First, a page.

Unfortunately, Facebook’s Abhinav Sharma argues that it is probable that the distributors of fake news are not able, or willing to take steps to halt its dissemination.[xviii] This has caused some governments to lash out. For instance, Germany’s Angela Merkel has considered steps, including the levying of fines on social media companies for allowing the propagation of fake news. This would almost certainly be unconstitutional in the United States, but allowed under German defamation and due diligence laws.[xix] In the United States however, such schemes are not in the works.
Finally, our question becomes;
“Does worldwide, instantaneous, personal digital communication (i.e. the smart phone and concurrent technologies), coupled with social media and its accessibility by rent-seeking propagandists prevent the ethical resolution of differences and the conciliation of diverse interests and values to create public policies in the pursuit of common purposes?”
In the face of overwhelming false and unethical information causing voters to make irrational decisions, it appears the answer, today anyway, is yes, very often it does. However, it doesn’t have to.
Crick, B. 2004. “Politics as a Form of Rule: Politics, Citizenship and Democracy”, in A. Leftwich (ed.), What Is Politics? Cambridge: Polity Press, 67-85.
Crick, Bernard. 1992 (1962). In Defence ofPolitics. 4th ed. Chicago: University of Chicago Press.
Davison, W. Phillips, “Some Trends in International Propaganda.” The Annals of the American Academy of Political and Social Science, Vol. 398, Propaganda in International Affairs (Nov., 1971), pp. 1-13. Published by: Sage Publications, Inc. in association with the American Academy of Political and Social Science. Stable URL: http://www.jstor.org/stable/1038915. Accessed: 29 December 2016.
Davison, W. Phillips. “Some Trends in International Propaganda.” The Annals of the American Academy of Political and Social Science 398 (1971): 1-13. http://www.jstor.org/stable/1038915.
Declaration of Independence: A Transcription, National Archives. URL: https://www.archives.gov/founding-docs/declaration-transcript.
Fellows, Erwin W. “‘Propaganda:’ History of a Word.” American Speech 34, no. 3 (1959): 182-89. doi:10.2307/454039.
Frödin, Olle. “The Art of the Possible — The Bullet or the Ballot Box: Defining Politics in the Emerging Global Order.” Theoria: A Journal of Social and Political Theory 58, no. 128 (2011): 1-20. http://www.jstor.org/stable/41802508.
German Press Code. Presserat. URL: https://www.presserat.de/fileadmin/user_upload/…/Pressekodex13english_web.pdf.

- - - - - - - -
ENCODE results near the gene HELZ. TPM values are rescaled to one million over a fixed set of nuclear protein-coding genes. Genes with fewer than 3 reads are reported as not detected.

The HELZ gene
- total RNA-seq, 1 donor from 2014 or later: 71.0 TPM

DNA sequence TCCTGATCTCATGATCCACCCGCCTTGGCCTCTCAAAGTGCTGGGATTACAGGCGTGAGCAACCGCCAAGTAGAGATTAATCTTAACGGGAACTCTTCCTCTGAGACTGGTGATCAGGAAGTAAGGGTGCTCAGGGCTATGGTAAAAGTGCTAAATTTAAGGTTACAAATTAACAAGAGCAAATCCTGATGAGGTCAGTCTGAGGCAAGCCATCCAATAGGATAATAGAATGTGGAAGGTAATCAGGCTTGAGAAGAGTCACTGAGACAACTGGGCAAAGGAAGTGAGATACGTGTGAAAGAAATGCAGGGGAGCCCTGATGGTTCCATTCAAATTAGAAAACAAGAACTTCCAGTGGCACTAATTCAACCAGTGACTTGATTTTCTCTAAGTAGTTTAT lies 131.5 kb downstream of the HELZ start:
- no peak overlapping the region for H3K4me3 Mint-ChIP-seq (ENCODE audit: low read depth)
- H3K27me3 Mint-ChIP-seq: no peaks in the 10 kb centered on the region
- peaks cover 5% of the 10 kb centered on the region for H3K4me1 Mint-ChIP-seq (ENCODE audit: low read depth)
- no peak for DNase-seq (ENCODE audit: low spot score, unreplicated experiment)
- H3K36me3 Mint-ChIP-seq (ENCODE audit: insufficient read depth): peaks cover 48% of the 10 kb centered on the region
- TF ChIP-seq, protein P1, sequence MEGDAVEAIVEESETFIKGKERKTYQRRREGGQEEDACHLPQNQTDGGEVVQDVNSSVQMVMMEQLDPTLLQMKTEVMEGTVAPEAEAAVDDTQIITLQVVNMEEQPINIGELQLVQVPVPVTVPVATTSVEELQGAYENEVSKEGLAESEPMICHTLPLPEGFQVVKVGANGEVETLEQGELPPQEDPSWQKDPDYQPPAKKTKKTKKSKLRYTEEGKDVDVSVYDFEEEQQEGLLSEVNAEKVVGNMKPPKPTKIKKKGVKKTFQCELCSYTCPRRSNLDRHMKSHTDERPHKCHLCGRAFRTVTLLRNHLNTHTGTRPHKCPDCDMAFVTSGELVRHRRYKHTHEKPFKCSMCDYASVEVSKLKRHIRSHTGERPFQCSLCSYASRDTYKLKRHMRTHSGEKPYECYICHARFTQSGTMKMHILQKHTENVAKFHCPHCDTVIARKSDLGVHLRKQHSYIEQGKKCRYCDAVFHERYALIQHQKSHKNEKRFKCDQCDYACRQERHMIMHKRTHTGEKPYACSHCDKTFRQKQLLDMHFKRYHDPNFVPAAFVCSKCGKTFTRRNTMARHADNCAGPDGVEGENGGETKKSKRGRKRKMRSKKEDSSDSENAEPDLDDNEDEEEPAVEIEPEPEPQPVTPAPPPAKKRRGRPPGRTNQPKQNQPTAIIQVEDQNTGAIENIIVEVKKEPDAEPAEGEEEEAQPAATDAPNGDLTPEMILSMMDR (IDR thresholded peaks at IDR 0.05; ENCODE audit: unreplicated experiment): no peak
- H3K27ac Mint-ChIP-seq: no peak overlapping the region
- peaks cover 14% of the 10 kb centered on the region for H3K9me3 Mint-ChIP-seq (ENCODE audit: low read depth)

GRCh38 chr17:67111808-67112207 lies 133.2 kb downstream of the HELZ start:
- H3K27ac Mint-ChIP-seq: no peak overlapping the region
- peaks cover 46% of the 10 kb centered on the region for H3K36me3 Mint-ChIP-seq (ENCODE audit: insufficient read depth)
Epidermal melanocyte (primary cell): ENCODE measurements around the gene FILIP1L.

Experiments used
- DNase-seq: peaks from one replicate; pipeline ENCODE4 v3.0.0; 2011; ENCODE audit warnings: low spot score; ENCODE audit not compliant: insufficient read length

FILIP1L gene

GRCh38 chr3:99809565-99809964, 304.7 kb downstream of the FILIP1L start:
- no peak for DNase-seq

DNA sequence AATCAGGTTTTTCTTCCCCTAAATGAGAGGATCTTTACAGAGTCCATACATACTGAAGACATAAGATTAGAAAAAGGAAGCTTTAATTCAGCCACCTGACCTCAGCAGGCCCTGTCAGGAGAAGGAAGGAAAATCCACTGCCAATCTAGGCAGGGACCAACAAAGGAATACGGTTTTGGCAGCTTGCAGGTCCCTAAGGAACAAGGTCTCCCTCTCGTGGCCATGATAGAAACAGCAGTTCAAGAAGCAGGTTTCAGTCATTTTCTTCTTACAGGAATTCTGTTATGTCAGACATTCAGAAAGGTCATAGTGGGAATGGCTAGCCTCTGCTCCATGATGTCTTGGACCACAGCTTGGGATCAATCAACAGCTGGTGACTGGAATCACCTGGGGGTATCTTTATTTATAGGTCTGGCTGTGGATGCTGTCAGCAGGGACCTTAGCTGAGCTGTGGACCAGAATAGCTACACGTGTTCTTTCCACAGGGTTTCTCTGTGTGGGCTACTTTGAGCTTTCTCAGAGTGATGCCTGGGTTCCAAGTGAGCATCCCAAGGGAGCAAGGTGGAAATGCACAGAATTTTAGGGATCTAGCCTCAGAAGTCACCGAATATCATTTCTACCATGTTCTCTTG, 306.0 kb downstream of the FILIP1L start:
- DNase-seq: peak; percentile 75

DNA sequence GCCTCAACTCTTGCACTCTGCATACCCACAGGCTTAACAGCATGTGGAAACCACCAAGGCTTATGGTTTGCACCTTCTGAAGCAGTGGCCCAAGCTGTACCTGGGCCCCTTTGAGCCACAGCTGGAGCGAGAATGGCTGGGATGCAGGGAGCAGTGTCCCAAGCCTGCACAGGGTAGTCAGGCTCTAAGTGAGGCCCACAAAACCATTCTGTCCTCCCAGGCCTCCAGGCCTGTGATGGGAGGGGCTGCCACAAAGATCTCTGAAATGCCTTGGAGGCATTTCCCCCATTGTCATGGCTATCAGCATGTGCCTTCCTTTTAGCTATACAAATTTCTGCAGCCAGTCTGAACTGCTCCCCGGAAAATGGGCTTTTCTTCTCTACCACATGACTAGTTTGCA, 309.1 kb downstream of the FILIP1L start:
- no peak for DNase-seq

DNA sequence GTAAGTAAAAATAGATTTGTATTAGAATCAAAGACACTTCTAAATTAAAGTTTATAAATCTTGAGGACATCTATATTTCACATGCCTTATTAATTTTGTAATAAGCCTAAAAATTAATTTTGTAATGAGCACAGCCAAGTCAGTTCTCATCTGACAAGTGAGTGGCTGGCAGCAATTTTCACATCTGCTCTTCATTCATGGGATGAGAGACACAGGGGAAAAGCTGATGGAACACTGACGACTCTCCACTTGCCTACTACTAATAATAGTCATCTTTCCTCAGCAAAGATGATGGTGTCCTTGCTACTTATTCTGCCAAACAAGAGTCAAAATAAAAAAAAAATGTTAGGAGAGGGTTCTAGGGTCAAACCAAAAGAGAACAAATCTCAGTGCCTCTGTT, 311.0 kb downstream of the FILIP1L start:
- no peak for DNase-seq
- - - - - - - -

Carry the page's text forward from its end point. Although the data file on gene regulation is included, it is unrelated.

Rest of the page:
Kruschke, Earl R. “Toward a Brief Formulation of a Definition of Politics.” Social Science 48, no. 2 (1973): 93-96. http://www.jstor.org/stable/41959609.
Lasswell, Harold D. “The Theory of Political Propaganda.” The American Political Science Review 21, no. 3 (1927): 627-31. doi:10.2307/1945515.
Meyer, William J. “Political Ethics and Political Authority.” Ethics 86, no. 1 (1975): 61-69. http://www.jstor.org/stable/2379868.
Mozur, Aul and Scott, Mark. “Fake News in U.S. Election? Elsewhere, That’s Nothing New.” The New York Times. 17 November 2016. URL: https://www.nytimes.com/2016/11/18/technology/fake-news-on-facebook-in-foreign-elections-thats-not-new.html?_r=0. Accessed: 11 January 2017.
Murphy, Thomas F. “Discourse Ethics: Moral Theory or Political Ethic?” New German Critique, no. 62 (1994): 111-35. doi:10.2307/488511.
Quora, “Did Fake News On Facebook Influence The Outcome Of The Election?” Forbes, 24 November 2016. URL: http://www.forbes.com/sites/quora/2016/11/24/did-fake-news-on-facebook-influence-the-outcome-of-the-election/#73acabba22cc.
Rutledge, Pamela, “How Obama Won the Social Media Battle in the 2012 Presidential Campaign.” The Media Psychology Blog, 25 January 2013. http://mprcenter.org/blog/2013/01/how-obama-won-the-social-media-battle-in-the-2012-presidential-campaign/.
Shull, Michael S. & Wilt, David E., Doing Their Bit – Wartime American Animated Short Films, 1939-1945. McFarland & Company, Inc., Publishers, North Carolina, 1987.
Spicer, Michael. “Politics and the Limits of a Science of Governance: Some Reflections on the Thought of Bernard Crick.” Public Administration Review 67, no. 4 (2007): 768-79. http://www.jstor.org/stable/4624624.
The Declaration of Independence: What Does it Say?America’s Founding Documents, National Archives. URL:https://www.archives.gov/founding-docs/declaration/what-does-it-say. Accessed: 12/29/2016.
Trautman, Peggy Salz, “A Computer Pioneer Rediscovered, 50 Years On.” The New York Times, New York, 20 April 1994. URL: http://www.nytimes.com/1994/04/20/news/20iht-zuse.html.
Ursprung, Tobias, “The Use and Effect of Political Propaganda in Democracies.” Dept. of Economics, University of Basel, Switzerland. 18 May 1992.
Ursprung, Tobias. “The Use and Effect of Political Propaganda in Democracies.” Public Choice 78, no. 3/4 (1994): 259-82. http://www.jstor.org/stable/30027169.